MHA | The Start of an EV Price War?

The Start of an EV Price War?

Alastair Cassels · February 20th 2024 · read

Electric car charging

With the much-anticipated ZEV Mandate being enshrined in UK law for 2024 we are on the cusp of some interesting times in the new car market. As a quick reminder OEMs now have to comply with targets for the proportion of their sales that are zero emission vehicles. There are some nuances and mitigations but basically if a manufacturer doesn’t sell 22% of their volume as EVs then they can be liable for a fine of £15,000 per unit.

The Vehicle Emissions Trading Scheme (VETS) runs alongside the compliance requirement of the ZEV mandate and allows the trading of EV credits between manufacturers. These credits can in turn be used to avoid fines if they fall short of their 22% target. In practice this allows Tesla to sell credits to Ford presumably for up to £14,999. Tesla sold c48,000 units in the UK last year. If they repeated this in 2024, they would earn 48,000 * 78% ZEV credits. That’s 37,440 credits or a potential revenue of £500m.

Early indications are that credits are being sold for significantly less than the £14,999 but there still exists a significant opportunity for EV only OEMs to gain a commercial advantage. How they use this advantage will be interesting and could potentially have a significant impact on EV pricing.

Which brings me back to the UK market. In 2023 c16% of the new passenger car market was EV – quite a bit short of the 22% aspiration. Retail (private buyer) demand was flat, and any growth came from the tax incentivised fleet and business sector. Demand is slow and needs stimulating, and the obvious tactic is to reduce pricing to more affordable levels.

This brings me to observe the tactics of GWM Ora. GWM is a relatively new entrant to the UK market. They first appeared in 2022 but in truth did little to drive volumes leaving most of the dealers they appointed disillusioned. The car (Funky Cat) was not marketed, pricing was ahead of the expected level and not advantageous over the competition from the likes of Stellantis (Corsa E, E-208). At c£31k the car was simply not attractive enough to build any sales momentum and no-one outside the industry knew who GWM Ora were.

Fast forward to 2024 and the car has been renamed the Ora 03 and pricing – at least in the fleet and leasing sector is incredibly aggressive.

The list price of the car is still c£32k but this is now translating into a lease monthly payment significantly below £200. When you include the advance rental customers can have a 2-year lease cost of c£5200. (8000 miles, 24 months) source

The price on Autotrader, of a 1-year-old Ora Funky Cat is around £20,000 so a two-year-old estimate might be closer to £15,000. Thats a depreciation of £17,000 from the RRP or a two-year residual value drop of 53%. Today’s leasing offers effectively forecast this depreciation at c£5,200 or £12,000 less than the market is indicating. So, what on earth is going on?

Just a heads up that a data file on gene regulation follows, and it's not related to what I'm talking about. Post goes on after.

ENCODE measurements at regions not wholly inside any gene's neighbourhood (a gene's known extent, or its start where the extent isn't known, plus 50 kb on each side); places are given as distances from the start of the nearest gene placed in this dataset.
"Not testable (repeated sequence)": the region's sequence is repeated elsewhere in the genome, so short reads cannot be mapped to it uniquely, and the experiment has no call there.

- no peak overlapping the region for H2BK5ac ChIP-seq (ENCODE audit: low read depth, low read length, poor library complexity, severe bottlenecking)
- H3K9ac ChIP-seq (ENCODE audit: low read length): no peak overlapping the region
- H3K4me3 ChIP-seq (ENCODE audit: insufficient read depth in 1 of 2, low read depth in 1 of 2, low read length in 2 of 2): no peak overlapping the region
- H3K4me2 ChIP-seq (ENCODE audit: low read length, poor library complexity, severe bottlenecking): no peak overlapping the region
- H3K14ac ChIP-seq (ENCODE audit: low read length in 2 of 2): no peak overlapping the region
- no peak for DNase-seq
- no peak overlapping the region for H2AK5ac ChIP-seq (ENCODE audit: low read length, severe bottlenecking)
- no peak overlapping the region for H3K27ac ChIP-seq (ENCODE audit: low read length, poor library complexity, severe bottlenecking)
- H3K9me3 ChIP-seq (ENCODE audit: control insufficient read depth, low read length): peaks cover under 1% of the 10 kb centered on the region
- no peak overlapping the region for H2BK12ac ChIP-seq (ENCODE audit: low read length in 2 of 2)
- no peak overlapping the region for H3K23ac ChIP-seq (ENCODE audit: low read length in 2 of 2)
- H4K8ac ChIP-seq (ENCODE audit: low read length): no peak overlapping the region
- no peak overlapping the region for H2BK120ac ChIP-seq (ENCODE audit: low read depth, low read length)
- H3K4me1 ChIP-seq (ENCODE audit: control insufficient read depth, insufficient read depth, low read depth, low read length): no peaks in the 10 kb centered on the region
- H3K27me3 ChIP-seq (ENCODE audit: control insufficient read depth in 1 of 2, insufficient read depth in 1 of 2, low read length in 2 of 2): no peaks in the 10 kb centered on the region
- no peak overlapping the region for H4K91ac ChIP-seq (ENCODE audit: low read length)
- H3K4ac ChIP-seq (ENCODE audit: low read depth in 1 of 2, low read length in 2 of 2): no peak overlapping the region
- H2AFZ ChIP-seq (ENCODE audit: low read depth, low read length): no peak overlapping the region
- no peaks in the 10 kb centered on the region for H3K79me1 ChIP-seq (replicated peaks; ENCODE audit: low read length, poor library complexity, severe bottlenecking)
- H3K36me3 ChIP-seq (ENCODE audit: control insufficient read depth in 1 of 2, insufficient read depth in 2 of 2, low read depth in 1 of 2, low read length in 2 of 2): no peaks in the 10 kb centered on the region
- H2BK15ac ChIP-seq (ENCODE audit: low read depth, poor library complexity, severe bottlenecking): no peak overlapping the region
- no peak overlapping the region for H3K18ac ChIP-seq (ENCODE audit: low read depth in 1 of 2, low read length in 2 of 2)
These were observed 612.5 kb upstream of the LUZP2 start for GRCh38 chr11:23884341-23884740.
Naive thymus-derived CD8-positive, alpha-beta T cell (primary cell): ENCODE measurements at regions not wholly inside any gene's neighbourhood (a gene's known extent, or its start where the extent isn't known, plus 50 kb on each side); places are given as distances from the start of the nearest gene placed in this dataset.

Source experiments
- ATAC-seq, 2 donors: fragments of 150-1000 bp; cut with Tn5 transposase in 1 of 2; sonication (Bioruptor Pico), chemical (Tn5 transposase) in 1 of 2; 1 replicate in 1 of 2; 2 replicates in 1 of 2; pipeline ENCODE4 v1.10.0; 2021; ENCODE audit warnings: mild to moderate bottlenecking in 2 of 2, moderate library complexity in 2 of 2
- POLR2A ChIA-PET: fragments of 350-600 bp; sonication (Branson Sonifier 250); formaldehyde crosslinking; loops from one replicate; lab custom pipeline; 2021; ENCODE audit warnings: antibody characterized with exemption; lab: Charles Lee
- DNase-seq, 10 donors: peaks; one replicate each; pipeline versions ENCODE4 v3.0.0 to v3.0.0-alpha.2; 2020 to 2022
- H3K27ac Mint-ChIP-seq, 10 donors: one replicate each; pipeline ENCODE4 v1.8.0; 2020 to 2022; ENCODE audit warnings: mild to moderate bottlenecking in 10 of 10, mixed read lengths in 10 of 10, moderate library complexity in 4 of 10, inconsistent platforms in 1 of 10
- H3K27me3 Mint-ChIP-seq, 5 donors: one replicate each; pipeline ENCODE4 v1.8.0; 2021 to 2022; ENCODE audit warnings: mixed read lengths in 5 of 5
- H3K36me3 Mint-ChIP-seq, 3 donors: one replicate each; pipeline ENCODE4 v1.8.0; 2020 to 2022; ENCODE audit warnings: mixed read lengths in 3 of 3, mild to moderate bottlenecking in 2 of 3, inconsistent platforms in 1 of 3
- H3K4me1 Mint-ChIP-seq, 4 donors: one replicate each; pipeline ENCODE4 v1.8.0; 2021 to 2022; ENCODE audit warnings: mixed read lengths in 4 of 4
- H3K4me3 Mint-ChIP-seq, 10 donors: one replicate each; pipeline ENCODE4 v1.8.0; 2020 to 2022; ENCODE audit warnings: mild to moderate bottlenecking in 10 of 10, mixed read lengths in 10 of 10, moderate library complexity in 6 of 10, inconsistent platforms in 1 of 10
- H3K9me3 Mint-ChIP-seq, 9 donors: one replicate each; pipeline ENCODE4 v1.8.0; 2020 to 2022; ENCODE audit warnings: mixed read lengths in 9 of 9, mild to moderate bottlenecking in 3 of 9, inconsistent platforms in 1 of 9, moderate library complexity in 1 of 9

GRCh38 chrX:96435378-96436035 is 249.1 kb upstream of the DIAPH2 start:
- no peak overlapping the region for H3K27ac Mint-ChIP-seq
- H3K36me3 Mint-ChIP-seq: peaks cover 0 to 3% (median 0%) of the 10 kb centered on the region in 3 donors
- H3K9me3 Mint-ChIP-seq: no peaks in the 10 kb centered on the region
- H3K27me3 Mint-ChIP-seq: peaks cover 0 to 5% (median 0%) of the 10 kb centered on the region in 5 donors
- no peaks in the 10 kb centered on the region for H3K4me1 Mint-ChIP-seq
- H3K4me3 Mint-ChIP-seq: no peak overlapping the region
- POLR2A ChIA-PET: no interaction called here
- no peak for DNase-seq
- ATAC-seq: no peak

1. This could be a destocking exercise where International Motors (the importer of GWM products) have been charged to move on excess unsold, previous model year stock at any cost. RHD vehicles have a limited market and certainly don’t warrant shipping to other RHD markets where EV demand is equally weak.
  2. It could be a demand stimulus to build some share, create awareness and get some cars on the road at the expense of profitability

So, either GWM is prepared to lose a fortune on these units or perhaps they are mortgaging the potential of the ZEV credits it can generate in 2024 by selling to other OEMS. If this is the case, then it potentially signposts the way too much more competitive pricing for consumers who are EV curious.

GWM’s actions look like “fire sale” tactics but they could be an indication of things to come if demand for EVs remains behind supply and EV only manufacturers manage to sell excess credits. From an OEM perspective it’s probably best to buy credits now vs wait until you see how things go through the year as waiting only strengthens the position of the likes of MG, Tesla, Polestar who will generate substantial credits.

The knock-on impact of such discounting can be catastrophic for the future value of your brand particularly if you have bought a car outright or on HP. ORA is not underwriting those RVs to the extent of these lease offers and in two years' time when those cars are remarketed it will have an impact on any owners who don’t have the option to hand back. That's a problem potentially for the GWM Ora dealer network who simply don’t look competitive on PCP pricing which requires more in deposit vs the total cost of the lease example.

We can expect more commercial actions like this throughout 2024 as the EV battleground develops. Ultimately it should mean more customers can move to an EV which has to be a good thing but hopefully OEMs and dealers will consider what happens to those customers in two- or three-years' time when the time comes to change.

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